Foreign fund managers, ie those based overseas, are actively solicited to set up offices in Singapore. The authorities also recognize the value of innovation and are keen to get the leading edge firms to set up in Singapore. In accordance with this policy, Singapore has been welcoming to hedge funds, and has granted them mandates of government money to encourage them to set up in Singapore.

The other aspect of hedge fund taxation that industry participants called for to be changed was the level of the 10% tax, considered somewhat high by many. By cutting this levy to 5%, observers believed that Singapore would be able to continue to carve out a niche as a centre for the management of Indian, Japanese and Korean-based funds, in addition to capturing some of the growing interest in specialist Islamic hedge funds.

6) SGX Listing of Hedge Funds
In June 2006, Singapore Exchange Ltd (SGX) announced that it would accept listings of hedge funds. Although eligible hedge funds are listed, however there is no trading in their units on SGX. Typically, issue and redemption takes place in the over-the-counter market.

The new listing rules for hedge funds have the following key features:
i) Hedge funds must be authorised or recognised under section 286 or 287 of the Securities and Futures Act; or be offered only to institutions and/or accredited investors;
ii) They must have a minimum asset size of at least S$20 million or US$20 million for Singapore and foreign currency denominated funds respectively.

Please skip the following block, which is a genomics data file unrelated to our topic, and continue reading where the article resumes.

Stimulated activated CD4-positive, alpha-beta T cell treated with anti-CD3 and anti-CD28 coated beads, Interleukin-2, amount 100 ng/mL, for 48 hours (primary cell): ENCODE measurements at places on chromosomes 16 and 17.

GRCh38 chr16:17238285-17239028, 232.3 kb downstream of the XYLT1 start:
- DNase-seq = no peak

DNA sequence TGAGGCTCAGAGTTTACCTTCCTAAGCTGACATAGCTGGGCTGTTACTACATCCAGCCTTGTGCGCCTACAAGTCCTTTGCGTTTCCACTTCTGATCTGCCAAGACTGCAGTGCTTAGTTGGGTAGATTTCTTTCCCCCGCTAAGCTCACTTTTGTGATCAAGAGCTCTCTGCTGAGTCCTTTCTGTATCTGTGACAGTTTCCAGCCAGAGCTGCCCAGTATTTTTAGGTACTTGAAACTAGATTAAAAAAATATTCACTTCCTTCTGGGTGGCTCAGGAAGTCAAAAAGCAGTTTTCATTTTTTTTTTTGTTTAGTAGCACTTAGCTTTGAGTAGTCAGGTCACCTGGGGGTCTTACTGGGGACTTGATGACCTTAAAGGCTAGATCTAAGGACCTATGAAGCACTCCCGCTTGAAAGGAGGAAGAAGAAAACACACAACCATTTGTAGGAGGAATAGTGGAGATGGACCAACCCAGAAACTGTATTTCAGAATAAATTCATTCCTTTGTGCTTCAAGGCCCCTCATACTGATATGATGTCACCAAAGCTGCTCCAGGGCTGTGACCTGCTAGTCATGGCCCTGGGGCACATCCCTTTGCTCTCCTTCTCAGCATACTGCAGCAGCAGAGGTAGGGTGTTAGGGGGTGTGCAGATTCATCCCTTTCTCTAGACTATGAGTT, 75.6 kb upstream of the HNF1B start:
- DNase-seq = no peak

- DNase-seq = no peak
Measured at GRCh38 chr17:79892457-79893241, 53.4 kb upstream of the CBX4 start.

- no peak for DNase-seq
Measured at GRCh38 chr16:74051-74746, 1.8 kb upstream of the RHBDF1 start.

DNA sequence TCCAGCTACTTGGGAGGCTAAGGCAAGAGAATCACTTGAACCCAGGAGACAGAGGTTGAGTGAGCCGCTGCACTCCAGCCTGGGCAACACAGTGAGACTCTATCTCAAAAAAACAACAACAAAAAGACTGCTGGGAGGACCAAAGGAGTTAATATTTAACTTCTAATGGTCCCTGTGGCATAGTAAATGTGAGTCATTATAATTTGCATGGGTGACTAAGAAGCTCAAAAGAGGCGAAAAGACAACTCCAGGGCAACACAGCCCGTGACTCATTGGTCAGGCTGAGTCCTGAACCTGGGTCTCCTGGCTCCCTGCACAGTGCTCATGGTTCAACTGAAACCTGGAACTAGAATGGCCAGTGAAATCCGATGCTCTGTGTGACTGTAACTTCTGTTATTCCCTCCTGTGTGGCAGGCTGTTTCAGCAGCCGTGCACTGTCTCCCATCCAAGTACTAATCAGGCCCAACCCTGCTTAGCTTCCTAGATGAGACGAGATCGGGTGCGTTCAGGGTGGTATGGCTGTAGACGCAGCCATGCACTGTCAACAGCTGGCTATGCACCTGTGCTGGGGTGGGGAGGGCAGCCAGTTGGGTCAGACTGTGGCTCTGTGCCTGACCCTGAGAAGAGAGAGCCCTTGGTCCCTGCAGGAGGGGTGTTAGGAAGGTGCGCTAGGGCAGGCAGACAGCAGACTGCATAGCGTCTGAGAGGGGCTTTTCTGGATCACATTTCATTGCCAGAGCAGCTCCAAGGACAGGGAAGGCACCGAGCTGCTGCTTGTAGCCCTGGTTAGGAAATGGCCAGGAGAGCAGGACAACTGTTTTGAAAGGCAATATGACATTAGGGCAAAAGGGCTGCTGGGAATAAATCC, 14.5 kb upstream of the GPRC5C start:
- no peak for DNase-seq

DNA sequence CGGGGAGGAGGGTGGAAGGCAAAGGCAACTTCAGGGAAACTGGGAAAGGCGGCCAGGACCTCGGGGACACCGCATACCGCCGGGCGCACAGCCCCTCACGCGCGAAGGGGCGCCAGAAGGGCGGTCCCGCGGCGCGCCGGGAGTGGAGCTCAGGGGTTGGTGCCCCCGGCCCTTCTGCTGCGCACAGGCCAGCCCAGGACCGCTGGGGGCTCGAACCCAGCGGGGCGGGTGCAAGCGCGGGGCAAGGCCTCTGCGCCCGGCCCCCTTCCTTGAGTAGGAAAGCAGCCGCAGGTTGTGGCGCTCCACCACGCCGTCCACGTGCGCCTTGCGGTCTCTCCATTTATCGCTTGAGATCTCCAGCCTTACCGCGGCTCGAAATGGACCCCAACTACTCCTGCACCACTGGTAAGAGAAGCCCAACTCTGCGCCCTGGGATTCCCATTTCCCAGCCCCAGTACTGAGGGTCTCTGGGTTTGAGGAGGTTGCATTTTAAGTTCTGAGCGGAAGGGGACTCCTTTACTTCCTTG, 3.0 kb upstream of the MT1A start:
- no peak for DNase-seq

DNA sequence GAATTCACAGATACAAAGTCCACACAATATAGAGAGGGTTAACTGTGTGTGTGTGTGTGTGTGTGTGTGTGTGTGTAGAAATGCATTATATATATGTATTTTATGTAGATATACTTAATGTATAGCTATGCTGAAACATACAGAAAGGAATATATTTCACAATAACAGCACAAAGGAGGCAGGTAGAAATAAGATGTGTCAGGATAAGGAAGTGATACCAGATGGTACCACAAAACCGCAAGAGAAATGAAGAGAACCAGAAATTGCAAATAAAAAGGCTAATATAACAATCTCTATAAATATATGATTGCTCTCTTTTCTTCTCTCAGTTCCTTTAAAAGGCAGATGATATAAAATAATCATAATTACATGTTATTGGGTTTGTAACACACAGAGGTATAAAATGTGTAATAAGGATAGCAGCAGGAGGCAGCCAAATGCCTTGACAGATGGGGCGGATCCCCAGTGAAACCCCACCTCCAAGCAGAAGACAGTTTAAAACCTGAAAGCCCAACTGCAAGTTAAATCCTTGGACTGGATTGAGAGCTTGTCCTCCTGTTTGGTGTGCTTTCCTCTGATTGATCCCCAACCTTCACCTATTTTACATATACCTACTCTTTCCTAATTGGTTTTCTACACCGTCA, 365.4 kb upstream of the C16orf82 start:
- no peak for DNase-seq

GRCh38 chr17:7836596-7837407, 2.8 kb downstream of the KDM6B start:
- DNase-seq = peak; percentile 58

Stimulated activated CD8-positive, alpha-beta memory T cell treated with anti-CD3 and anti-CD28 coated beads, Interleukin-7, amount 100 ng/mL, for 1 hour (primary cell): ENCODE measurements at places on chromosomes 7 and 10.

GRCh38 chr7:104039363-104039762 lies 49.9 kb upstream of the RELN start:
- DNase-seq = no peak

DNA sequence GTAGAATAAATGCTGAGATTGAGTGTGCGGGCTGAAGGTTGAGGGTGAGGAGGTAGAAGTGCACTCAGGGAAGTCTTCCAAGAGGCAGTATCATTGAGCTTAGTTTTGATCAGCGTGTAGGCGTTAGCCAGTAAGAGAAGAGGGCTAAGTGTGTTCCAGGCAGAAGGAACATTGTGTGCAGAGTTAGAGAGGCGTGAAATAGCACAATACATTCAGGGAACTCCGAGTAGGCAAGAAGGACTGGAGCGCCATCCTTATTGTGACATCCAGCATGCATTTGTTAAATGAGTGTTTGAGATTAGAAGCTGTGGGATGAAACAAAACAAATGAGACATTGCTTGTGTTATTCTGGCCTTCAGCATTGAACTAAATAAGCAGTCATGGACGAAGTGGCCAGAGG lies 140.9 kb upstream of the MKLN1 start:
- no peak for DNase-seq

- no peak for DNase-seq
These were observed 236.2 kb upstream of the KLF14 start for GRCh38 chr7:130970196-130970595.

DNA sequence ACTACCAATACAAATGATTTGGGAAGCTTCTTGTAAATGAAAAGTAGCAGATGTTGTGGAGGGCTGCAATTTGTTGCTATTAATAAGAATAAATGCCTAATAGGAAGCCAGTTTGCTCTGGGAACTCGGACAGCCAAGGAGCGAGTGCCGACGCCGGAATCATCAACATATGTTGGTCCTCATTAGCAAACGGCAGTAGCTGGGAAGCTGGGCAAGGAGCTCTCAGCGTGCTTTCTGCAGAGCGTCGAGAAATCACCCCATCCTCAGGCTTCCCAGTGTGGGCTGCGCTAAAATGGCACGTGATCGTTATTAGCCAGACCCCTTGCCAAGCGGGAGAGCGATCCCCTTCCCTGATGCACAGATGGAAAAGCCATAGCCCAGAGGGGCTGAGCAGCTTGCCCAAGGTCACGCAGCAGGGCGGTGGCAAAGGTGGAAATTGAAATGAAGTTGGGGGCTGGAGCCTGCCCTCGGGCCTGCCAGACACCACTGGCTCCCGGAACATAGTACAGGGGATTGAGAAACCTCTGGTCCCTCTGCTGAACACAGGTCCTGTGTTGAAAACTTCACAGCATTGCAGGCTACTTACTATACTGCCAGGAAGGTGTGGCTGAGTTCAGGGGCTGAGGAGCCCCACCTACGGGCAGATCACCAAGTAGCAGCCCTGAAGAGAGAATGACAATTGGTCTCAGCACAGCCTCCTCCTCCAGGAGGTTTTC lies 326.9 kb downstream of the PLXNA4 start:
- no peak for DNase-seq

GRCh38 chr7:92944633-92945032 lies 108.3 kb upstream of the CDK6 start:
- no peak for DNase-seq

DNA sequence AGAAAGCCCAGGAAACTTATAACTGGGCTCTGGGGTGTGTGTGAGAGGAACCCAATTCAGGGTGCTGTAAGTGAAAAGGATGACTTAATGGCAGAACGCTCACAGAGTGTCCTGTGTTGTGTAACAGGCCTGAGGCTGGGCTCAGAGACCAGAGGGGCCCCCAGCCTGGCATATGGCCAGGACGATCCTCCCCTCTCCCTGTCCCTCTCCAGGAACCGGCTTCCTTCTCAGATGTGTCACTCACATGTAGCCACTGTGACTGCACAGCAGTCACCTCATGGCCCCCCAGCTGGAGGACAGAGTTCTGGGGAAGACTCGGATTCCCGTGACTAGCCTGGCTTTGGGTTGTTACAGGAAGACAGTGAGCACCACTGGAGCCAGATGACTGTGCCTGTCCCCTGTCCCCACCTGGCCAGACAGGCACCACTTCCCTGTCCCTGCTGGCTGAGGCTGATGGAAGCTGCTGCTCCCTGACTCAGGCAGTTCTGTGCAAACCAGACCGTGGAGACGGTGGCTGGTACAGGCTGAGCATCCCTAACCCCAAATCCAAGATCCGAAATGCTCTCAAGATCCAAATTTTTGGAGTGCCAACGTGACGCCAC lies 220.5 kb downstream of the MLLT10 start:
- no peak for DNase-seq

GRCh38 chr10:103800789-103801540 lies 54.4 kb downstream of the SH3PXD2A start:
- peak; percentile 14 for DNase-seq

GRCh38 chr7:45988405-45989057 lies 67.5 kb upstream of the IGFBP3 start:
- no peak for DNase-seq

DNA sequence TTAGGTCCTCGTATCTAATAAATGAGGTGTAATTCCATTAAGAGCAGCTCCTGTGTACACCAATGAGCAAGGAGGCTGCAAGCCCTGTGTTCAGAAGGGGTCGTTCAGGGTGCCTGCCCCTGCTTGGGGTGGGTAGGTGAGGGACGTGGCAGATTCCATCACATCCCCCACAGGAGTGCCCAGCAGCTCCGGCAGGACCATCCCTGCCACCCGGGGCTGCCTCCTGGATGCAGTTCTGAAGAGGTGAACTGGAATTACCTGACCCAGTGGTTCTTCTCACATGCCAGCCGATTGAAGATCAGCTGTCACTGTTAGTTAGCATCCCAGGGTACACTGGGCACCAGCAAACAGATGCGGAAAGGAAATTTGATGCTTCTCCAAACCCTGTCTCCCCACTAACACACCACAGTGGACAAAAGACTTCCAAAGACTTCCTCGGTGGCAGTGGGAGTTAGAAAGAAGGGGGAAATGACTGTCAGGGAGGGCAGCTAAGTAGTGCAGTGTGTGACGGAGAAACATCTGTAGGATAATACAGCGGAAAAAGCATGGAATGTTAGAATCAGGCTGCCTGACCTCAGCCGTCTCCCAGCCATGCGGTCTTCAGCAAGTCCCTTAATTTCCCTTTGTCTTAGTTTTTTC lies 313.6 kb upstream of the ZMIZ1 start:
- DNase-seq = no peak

Under additional rules, fund managers are required to have in place an independent risk management function. The investment management team of a hedge fund is expected to have at least one principal with a minimum of five years relevant investment management experience. A hedge fund will have to announce its net asset value per unit, as soon as practicable after each month end, but in any event no later than seven business days. In addition, a fund must immediately announce any material change relating to its operations, including but not limited to, any change in its investment manager, custodian, administrator or independent auditor.


“Fund managers continue to use Singapore as their regional HQ because they see Singapore as a prime location to service clients, raise capital from the region, as well as invest into the region and beyond,” said MAS chairman and Senior Minister Goh Chok Tong, speaking to equity investors and business leaders from around the world at the fourth annual Asia Equity Forum organized by Japan's largest brokerage, Nomura.